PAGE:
- If enacted into law, “the Adoptee Citizenship Act will enable thousands of adoptees to access critical supports like disability benefits, social security, housing, and education loans, and provide a pathway for adoptees who have been unjustly deported to return home and be reunited with their families.”
- The bill is now on its way to the Senate floor for consideration.
The House of Representatives passed the America COMPETES Act with the Adoptee Citizenship Act of 2021, a bill that would grant benefits to thousands of adoptees who were legally adopted and brought to the U.S. by their citizen parents.
The National Korean American Service and Education Consortium (NAKASEC) and Adoptees For Justice — “an intercountry adoptee-led social justice organization” — have worked together for the past eight years in an effort to pass the Adoptee Citizenship Act, which was approved with the America COMPETES Act on Friday by a vote of 222-210.
Year in review: Historic wins for AAPI in local elections, redistricting plans loom over future candidates
- Many Asian Americans have made history in 2021 by gaining seats in local government elections.
- Redistricting plans in many parts of the U.S., however, threaten Asian candidates running in upcoming elections by dividing Asian community voting blocs.
Over the last few months, an unprecedented number of Asian Americans have won positions in local government across the country. At the same time, statewide draft maps have proposed the division of Asian-majority communities, threatening Asians running for elected positions in future elections.Historic wins
Three Asian Americans were elected the first mayor of Asian descent in their cities in November. Bruce Harrell, a 63-year-old former attorney, became the second Black and first Asian mayor in Seattle’s history. Aftab Pureval, a 39-year-old Indian Tibetan lawyer, became the first Asian American mayor of Cincinnati. In Boston, City Councilor Michelle Wu, 36, became the first woman and first person of color to be elected mayor.
Indian comedian Vir Das has recently come under fire from right-wing groups in India for using his standup routine to discuss controversial topics, including sexual violence and the farmers’ protests in the country.
What he said: During a performance in Washington D.C., Das spoke of “Two Indias” while highlighting the hypocrisy and corruption in how the country has dealt with sexual violence, farmers’ rights, COVID-19 safety, age disparities in politics, and more.
For 85 minutes, Kamala Harris was the only woman, Asian American in US history to hold presidential power
Vice President Kamala Harris made history once again by becoming the first woman and Asian American to gain presidential power after President Joe Biden underwent a routine colonoscopy on Friday morning, according to the White House.
Transfer of power: Harris, the first Black and South Asian vice president of the United States, became the commander in chief for nearly an hour and a half.
A new law in China that would make parents accountable for their children’s “bad behavior” is expected for review at the National People’s Congress (NPC) Standing Committee session later this week.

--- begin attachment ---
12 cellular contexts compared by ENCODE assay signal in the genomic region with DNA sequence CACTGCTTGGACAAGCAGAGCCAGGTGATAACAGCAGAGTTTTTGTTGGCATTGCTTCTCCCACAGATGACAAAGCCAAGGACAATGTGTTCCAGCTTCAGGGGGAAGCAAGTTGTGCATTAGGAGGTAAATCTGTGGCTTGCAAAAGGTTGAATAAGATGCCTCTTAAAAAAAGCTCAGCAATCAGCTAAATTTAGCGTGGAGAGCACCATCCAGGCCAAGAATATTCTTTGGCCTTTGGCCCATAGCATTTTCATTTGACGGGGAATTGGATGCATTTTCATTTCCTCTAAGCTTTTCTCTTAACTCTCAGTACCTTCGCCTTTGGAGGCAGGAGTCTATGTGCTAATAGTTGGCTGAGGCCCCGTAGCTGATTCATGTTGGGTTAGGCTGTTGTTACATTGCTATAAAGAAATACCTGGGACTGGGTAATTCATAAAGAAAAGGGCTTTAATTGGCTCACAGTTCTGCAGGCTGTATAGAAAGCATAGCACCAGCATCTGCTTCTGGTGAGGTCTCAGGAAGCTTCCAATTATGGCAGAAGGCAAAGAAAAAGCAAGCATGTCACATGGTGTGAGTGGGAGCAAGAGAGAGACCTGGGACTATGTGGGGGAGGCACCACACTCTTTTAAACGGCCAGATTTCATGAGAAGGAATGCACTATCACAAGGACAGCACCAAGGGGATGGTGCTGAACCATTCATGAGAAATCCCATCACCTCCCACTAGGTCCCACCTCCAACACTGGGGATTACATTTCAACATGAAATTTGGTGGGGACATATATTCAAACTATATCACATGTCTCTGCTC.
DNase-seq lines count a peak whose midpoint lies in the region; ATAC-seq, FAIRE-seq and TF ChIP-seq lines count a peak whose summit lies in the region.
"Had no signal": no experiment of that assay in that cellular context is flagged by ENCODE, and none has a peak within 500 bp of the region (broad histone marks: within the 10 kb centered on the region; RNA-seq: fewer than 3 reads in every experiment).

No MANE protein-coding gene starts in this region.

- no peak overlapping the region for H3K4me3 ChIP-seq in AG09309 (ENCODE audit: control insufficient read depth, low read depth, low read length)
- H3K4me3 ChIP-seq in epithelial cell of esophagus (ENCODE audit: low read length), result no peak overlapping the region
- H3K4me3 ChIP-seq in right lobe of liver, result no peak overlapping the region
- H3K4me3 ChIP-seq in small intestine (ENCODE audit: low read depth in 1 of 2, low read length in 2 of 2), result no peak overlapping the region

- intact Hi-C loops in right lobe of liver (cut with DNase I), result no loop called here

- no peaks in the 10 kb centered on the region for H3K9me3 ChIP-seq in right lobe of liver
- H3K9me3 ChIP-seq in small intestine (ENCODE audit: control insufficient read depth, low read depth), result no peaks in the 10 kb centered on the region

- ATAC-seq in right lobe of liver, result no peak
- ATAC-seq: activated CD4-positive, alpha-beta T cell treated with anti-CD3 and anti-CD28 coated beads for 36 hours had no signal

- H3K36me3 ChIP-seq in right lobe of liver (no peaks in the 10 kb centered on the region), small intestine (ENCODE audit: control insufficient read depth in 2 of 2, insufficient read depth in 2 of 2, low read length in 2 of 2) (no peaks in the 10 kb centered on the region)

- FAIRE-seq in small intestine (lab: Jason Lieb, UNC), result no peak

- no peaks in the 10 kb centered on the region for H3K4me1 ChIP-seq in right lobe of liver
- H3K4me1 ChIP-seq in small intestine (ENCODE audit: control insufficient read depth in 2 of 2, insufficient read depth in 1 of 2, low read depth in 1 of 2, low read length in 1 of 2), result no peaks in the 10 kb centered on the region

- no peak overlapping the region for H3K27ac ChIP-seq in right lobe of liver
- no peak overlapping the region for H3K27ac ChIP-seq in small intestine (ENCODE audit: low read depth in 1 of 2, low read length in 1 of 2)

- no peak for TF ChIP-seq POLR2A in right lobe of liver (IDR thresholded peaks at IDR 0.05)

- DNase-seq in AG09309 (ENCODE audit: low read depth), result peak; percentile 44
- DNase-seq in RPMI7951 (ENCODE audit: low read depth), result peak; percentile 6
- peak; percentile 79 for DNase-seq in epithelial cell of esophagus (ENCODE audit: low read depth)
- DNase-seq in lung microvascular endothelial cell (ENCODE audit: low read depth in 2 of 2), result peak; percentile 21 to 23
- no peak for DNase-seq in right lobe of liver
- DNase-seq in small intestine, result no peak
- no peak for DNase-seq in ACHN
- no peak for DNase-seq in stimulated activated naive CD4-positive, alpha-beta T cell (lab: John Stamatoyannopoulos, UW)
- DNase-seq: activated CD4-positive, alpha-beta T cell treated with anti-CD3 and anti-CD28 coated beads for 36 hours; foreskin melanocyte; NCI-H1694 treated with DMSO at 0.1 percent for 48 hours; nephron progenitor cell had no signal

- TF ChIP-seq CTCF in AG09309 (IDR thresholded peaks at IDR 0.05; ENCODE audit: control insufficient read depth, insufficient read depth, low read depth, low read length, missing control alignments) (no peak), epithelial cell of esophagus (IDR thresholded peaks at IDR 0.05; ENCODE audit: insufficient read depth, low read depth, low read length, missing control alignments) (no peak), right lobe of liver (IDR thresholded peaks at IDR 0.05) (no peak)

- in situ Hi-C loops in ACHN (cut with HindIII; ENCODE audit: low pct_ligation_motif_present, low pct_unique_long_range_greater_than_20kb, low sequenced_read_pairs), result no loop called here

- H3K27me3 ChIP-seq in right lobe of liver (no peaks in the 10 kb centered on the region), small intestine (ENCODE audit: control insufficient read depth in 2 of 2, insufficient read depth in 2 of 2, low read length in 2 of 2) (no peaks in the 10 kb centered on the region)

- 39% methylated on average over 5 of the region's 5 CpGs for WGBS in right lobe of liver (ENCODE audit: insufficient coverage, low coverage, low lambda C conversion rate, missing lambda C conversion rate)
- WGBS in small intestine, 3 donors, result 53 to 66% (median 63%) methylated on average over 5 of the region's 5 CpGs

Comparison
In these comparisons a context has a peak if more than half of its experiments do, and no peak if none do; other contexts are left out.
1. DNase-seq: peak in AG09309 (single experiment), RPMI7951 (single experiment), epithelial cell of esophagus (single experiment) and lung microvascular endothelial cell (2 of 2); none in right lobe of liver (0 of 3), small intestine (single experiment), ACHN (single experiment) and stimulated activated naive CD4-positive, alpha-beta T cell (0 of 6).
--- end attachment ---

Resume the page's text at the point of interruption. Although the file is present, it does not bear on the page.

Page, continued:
The new law: Under the Family Education Promotion Law, parents will be forced to attend family education programs should their children violate school rules, USA Today reported. They could also face punishment if their children, under the age of 16, commit a crime.
On Saturday, Congressman Madison Cawthorn (R-NC) vowed to prosecute Dr. Anthony Fauci, director of the National Institute of Allergy and Infectious Diseases, and seize “every Chinese asset in the United States” once the GOP returns to power.
Prosecute Fauci: While speaking in Rutherford County, N.C., the 26-year-old freshman congressman promised to charge Fauci for allegedly lying to Senator Rand Paul (R-KY) during a Senate hearing for COVID-19 in July, according to Newsweek.
Republicans redraw Texas congressional districts to cut voting power of growing Asian, Latino population
After census figures revealed growth in population among communities of color in Texas, Republican lawmakers are working to graft Hispanic and Asian communities into districts in which white residents make up the majority of eligible voters.
Redrawing political boundaries: Texas Republicans are redrawing the state’s congressional districts in proposed maps for the Dallas-Fort Worth region, which has been cleared by the Senate and are waiting on a vote in the House, according to an analysis from The Texas Tribune.
A Conservative Member of Parliament (MP) was asked to step down from his senior position at a charity after saying that two of the Tory party’s most senior Asian ministers “all look the same” to him.
What happened: James Gray, the MP for North Wiltshire, England, incorrectly introduced Nadhim Zahawi, the former minister for COVID vaccine deployment, as the health secretary at a Parliament event on Sept. 8, where officials honored volunteers in the COVID-19 vaccine program, according to The Guardian. The actual health secretary is Sajid Javid.